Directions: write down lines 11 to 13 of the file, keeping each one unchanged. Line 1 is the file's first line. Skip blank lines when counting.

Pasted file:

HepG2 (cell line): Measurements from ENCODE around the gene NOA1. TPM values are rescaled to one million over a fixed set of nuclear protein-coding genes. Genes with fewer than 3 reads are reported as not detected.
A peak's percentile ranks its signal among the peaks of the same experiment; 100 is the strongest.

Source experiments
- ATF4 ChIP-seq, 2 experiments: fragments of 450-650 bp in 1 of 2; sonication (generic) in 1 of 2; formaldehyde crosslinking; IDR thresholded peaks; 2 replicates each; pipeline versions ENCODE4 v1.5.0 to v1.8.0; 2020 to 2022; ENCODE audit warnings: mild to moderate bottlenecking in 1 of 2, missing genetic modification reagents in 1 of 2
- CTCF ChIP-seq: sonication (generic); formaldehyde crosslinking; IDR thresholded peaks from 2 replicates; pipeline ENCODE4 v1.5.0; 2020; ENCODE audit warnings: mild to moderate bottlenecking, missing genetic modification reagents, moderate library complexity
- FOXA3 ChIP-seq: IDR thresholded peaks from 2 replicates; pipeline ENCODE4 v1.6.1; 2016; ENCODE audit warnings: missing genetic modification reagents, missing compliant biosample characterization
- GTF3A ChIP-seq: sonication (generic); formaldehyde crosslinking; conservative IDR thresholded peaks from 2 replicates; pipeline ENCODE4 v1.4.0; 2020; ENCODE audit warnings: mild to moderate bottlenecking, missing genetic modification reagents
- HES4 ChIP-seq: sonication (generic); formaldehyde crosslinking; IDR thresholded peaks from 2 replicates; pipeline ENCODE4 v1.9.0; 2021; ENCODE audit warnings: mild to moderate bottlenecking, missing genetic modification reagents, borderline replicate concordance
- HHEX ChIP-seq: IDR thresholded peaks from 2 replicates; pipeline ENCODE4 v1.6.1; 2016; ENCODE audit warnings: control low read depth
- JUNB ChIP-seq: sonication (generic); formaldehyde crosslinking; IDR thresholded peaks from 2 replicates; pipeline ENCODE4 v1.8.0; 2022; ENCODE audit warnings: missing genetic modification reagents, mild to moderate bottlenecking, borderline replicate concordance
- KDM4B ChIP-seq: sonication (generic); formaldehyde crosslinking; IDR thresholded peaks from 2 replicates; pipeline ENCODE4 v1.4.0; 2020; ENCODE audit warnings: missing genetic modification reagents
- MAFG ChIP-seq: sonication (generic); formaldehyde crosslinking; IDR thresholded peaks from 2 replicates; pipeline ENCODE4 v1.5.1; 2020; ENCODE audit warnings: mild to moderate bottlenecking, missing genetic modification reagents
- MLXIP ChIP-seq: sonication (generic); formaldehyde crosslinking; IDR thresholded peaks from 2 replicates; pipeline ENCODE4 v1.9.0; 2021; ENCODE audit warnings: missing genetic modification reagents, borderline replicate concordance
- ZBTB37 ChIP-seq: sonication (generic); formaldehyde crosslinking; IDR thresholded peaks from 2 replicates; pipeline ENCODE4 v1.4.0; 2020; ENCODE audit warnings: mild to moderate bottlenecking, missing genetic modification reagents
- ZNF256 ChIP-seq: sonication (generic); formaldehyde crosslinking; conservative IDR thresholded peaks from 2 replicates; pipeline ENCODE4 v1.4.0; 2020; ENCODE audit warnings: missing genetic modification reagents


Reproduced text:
- KDM4B ChIP-seq: sonication (generic); formaldehyde crosslinking; IDR thresholded peaks from 2 replicates; pipeline ENCODE4 v1.4.0; 2020; ENCODE audit warnings: missing genetic modification reagents
- MAFG ChIP-seq: sonication (generic); formaldehyde crosslinking; IDR thresholded peaks from 2 replicates; pipeline ENCODE4 v1.5.1; 2020; ENCODE audit warnings: mild to moderate bottlenecking, missing genetic modification reagents
- MLXIP ChIP-seq: sonication (generic); formaldehyde crosslinking; IDR thresholded peaks from 2 replicates; pipeline ENCODE4 v1.9.0; 2021; ENCODE audit warnings: missing genetic modification reagents, borderline replicate concordance